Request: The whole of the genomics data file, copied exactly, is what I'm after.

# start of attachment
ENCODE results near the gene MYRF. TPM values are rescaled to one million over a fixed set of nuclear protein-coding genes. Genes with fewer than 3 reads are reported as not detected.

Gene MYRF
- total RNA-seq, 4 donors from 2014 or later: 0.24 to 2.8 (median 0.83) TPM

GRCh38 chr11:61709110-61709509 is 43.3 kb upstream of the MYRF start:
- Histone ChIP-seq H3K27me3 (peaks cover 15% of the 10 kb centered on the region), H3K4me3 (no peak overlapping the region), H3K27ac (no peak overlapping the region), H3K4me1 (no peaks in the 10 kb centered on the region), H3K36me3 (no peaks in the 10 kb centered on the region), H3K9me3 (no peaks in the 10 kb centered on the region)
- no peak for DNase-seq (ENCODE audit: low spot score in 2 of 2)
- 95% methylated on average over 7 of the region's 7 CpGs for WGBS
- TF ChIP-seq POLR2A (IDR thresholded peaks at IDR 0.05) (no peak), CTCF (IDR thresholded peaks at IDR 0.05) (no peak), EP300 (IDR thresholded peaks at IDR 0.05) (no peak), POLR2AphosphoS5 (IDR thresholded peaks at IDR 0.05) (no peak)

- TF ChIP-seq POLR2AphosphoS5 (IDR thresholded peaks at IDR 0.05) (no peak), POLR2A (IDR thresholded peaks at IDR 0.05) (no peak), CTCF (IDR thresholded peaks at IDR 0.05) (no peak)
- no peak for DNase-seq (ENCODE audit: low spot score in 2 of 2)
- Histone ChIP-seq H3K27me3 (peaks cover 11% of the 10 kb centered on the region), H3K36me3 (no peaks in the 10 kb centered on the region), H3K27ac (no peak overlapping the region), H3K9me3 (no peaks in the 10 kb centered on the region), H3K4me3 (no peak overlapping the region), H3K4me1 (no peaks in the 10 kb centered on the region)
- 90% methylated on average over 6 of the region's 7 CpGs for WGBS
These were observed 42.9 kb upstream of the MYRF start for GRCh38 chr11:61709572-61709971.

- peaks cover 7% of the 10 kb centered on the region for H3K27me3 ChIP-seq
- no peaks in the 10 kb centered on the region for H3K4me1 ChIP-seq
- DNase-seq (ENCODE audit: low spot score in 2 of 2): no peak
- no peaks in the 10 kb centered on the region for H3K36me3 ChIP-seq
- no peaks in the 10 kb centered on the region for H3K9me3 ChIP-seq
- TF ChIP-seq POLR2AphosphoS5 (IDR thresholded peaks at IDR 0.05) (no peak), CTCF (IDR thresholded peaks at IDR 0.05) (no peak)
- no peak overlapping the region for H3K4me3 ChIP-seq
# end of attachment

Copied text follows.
ENCODE results near the gene MYRF. TPM values are rescaled to one million over a fixed set of nuclear protein-coding genes. Genes with fewer than 3 reads are reported as not detected.

Gene MYRF
- total RNA-seq, 4 donors from 2014 or later: 0.24 to 2.8 (median 0.83) TPM

GRCh38 chr11:61709110-61709509 is 43.3 kb upstream of the MYRF start:
- Histone ChIP-seq H3K27me3 (peaks cover 15% of the 10 kb centered on the region), H3K4me3 (no peak overlapping the region), H3K27ac (no peak overlapping the region), H3K4me1 (no peaks in the 10 kb centered on the region), H3K36me3 (no peaks in the 10 kb centered on the region), H3K9me3 (no peaks in the 10 kb centered on the region)
- no peak for DNase-seq (ENCODE audit: low spot score in 2 of 2)
- 95% methylated on average over 7 of the region's 7 CpGs for WGBS
- TF ChIP-seq POLR2A (IDR thresholded peaks at IDR 0.05) (no peak), CTCF (IDR thresholded peaks at IDR 0.05) (no peak), EP300 (IDR thresholded peaks at IDR 0.05) (no peak), POLR2AphosphoS5 (IDR thresholded peaks at IDR 0.05) (no peak)

- TF ChIP-seq POLR2AphosphoS5 (IDR thresholded peaks at IDR 0.05) (no peak), POLR2A (IDR thresholded peaks at IDR 0.05) (no peak), CTCF (IDR thresholded peaks at IDR 0.05) (no peak)
- no peak for DNase-seq (ENCODE audit: low spot score in 2 of 2)
- Histone ChIP-seq H3K27me3 (peaks cover 11% of the 10 kb centered on the region), H3K36me3 (no peaks in the 10 kb centered on the region), H3K27ac (no peak overlapping the region), H3K9me3 (no peaks in the 10 kb centered on the region), H3K4me3 (no peak overlapping the region), H3K4me1 (no peaks in the 10 kb centered on the region)
- 90% methylated on average over 6 of the region's 7 CpGs for WGBS
These were observed 42.9 kb upstream of the MYRF start for GRCh38 chr11:61709572-61709971.

- peaks cover 7% of the 10 kb centered on the region for H3K27me3 ChIP-seq
- no peaks in the 10 kb centered on the region for H3K4me1 ChIP-seq
- DNase-seq (ENCODE audit: low spot score in 2 of 2): no peak
- no peaks in the 10 kb centered on the region for H3K36me3 ChIP-seq
- no peaks in the 10 kb centered on the region for H3K9me3 ChIP-seq
- TF ChIP-seq POLR2AphosphoS5 (IDR thresholded peaks at IDR 0.05) (no peak), CTCF (IDR thresholded peaks at IDR 0.05) (no peak)
- no peak overlapping the region for H3K4me3 ChIP-seq